This spring my department chair asked everyone on our team to take a strengths survey connected to the book Teach with Your Strengths so we could discover what our greatest strengths are and how each of us can contribute to the team pulling from those strengths. When I received my results I was surprised, but the results were not shocking. My survey results said that my greatest strengths are Input, Intellection, Ideation, Learner, and Restorative. I know that doesn't mean a lot to anyone reading this blog post right now, so let me explain a little. All of those things are brainy things and mostly happen within my head. Here's a little peek at what they mean:
Input - I collect things, ideas, resources, etc. I like things that inspire ideas, so I surround myself with them.
Intellection - I like to think. I like my time alone because it gives me room to think.
Ideation - I like ideas. I love the discovery of how one idea connects with something else. I love making others look at the world from a new, unexpected angle.
Learner - I love to learn. I love the process of learning. I am energized from the journey from ignorance to competence.
Restorative - I love problems because I love problem solving. I am energized by bringing things that are thought dead back to life.
Now, I only share this with you as a part of the greater narrative I have been living this year. I have mentioned that my instructional year was a really challenging one, and it took me such a long time to figure out how to address the needs of my students because they were so non-responsive. Despite the fact that one of my strengths is problem solving, by the time I figured things out I was exhausted and had little energy left to give to working towards a solution.
Enter Strengths Survey.
While the results of this survey told me a lot about myself that I always felt, but didn't really know, what it also told me was something that was a really tough reflection. Here's what I realized:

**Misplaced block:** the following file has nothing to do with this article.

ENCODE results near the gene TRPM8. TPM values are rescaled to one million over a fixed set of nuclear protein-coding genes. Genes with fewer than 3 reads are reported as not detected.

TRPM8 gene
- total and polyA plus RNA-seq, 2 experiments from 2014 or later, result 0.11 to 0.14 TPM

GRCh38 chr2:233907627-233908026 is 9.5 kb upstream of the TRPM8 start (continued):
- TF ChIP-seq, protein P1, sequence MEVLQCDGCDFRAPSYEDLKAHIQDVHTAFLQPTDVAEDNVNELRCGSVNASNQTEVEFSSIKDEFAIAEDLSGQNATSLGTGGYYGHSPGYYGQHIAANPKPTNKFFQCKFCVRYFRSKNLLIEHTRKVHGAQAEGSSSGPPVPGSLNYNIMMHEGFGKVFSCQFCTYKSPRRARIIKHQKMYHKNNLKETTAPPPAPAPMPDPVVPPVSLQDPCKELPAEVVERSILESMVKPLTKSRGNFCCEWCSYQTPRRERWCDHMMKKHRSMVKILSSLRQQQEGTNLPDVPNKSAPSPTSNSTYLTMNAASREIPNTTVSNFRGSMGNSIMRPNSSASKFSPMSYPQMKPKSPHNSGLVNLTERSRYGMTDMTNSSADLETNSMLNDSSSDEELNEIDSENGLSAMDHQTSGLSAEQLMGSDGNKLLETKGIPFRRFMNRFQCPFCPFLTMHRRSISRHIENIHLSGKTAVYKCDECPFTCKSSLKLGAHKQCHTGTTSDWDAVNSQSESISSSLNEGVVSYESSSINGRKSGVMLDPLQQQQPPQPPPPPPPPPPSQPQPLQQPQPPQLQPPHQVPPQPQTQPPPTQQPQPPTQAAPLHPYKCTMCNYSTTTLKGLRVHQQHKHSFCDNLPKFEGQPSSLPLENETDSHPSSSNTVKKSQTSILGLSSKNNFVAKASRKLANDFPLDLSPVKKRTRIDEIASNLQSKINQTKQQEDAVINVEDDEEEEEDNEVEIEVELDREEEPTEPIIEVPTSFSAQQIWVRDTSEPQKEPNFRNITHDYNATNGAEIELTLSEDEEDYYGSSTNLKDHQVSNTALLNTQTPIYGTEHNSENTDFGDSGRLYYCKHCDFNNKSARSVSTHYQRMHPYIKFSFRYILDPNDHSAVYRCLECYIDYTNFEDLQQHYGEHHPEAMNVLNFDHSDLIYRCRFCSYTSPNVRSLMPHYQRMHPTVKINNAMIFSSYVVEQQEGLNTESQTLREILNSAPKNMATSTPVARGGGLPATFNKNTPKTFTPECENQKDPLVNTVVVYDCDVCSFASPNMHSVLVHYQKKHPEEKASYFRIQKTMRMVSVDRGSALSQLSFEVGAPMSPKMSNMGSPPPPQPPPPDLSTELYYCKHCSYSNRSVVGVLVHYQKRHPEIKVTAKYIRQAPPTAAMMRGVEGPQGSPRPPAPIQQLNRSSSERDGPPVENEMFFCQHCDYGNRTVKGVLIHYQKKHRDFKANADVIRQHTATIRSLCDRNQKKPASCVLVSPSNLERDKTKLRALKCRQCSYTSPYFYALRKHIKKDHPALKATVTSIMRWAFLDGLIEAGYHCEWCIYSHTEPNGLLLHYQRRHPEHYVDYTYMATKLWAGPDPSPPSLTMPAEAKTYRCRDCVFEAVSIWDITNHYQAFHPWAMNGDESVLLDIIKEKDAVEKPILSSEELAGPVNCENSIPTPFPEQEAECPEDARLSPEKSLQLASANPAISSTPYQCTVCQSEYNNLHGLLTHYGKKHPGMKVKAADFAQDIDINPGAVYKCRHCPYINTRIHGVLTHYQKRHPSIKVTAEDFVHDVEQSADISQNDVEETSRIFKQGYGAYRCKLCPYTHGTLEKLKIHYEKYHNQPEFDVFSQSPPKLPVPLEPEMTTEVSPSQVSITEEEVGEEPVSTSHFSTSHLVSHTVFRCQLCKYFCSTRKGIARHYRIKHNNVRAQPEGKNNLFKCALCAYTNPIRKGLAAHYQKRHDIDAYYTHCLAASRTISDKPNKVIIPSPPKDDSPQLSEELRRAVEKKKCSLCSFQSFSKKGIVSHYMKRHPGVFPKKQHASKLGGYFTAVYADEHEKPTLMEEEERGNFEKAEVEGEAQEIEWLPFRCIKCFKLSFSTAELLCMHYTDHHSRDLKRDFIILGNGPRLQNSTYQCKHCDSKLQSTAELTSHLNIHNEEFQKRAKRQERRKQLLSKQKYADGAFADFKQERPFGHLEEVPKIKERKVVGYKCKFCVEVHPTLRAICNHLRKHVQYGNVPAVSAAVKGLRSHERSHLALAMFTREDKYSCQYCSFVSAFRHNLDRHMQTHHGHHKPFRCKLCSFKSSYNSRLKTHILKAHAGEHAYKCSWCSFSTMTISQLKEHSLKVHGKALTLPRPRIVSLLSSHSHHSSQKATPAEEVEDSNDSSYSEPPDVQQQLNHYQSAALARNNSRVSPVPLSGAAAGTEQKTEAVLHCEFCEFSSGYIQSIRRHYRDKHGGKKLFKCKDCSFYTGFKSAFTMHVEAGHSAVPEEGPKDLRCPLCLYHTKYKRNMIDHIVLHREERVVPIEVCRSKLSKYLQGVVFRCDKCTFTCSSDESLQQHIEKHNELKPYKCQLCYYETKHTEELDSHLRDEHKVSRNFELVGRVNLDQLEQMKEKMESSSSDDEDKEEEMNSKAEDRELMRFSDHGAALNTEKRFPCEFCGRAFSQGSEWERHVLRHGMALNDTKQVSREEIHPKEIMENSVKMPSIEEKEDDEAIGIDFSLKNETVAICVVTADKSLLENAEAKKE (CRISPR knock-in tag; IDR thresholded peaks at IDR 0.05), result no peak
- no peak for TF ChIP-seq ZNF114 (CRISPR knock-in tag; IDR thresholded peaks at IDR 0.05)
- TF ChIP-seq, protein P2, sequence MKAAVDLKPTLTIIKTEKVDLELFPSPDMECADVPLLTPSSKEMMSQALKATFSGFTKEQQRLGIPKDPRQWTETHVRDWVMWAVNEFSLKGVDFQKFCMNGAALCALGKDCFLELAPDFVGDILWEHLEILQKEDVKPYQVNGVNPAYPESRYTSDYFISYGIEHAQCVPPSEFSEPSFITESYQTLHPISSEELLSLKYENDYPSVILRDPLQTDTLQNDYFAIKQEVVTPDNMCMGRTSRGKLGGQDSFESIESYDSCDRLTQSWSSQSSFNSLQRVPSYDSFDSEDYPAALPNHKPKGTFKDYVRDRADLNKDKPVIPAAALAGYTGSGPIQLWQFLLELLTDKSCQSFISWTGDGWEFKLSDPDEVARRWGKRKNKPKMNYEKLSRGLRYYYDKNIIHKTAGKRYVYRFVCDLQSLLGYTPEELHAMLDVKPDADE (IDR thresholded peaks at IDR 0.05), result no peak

When I struggle with students, it is because I get too much into my head and I stop seeing them as people. I so love learning and that process that the thinking and ideas sometimes take priority over the people I am charged with teaching. I have a tendency to get frustrated with students who don't love and value learning, thinking, ideas and problem solving like me.
So, I am stepping back a bit. Not from my job or any of my responsibilities, but from the brainy part of my professional learning. I mean, I am going to take a break from learning about world language instruction and building language proficiency, and I am going to focus on deepening my capacity to connect with and care for the students who enter my room every day. I want to collect ideas, resources and strategies that give me the tools I need to get out of my head and all of my thinking, so that I can dirty my hands WITH the kids entrusted to me. Besides, if they don't believe I care about them as people, they won't trust that I can help them achieve the goals we set.
This is my quest for the remainder of this summer and the coming school year. How can I show all of my students I care about them, am their biggest cheerleader and will do whatever I can to make Spanish accessible, doable, and achievable to THEM?
I will let you know what I learn.
Happy Summer and Happy Coaching!